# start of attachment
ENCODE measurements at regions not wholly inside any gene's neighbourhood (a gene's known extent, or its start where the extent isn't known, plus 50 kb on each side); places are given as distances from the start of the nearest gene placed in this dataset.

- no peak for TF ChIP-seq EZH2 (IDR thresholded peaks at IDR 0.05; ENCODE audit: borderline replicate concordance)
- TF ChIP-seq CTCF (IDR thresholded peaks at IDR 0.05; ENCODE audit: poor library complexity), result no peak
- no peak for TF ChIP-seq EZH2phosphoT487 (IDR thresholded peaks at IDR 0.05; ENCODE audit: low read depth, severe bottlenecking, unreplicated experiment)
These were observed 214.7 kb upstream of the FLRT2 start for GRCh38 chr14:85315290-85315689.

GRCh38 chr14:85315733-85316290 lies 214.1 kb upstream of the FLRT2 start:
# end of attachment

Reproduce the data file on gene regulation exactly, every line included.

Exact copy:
ENCODE measurements at regions not wholly inside any gene's neighbourhood (a gene's known extent, or its start where the extent isn't known, plus 50 kb on each side); places are given as distances from the start of the nearest gene placed in this dataset.

- no peak for TF ChIP-seq EZH2 (IDR thresholded peaks at IDR 0.05; ENCODE audit: borderline replicate concordance)
- TF ChIP-seq CTCF (IDR thresholded peaks at IDR 0.05; ENCODE audit: poor library complexity), result no peak
- no peak for TF ChIP-seq EZH2phosphoT487 (IDR thresholded peaks at IDR 0.05; ENCODE audit: low read depth, severe bottlenecking, unreplicated experiment)
These were observed 214.7 kb upstream of the FLRT2 start for GRCh38 chr14:85315290-85315689.

GRCh38 chr14:85315733-85316290 lies 214.1 kb upstream of the FLRT2 start: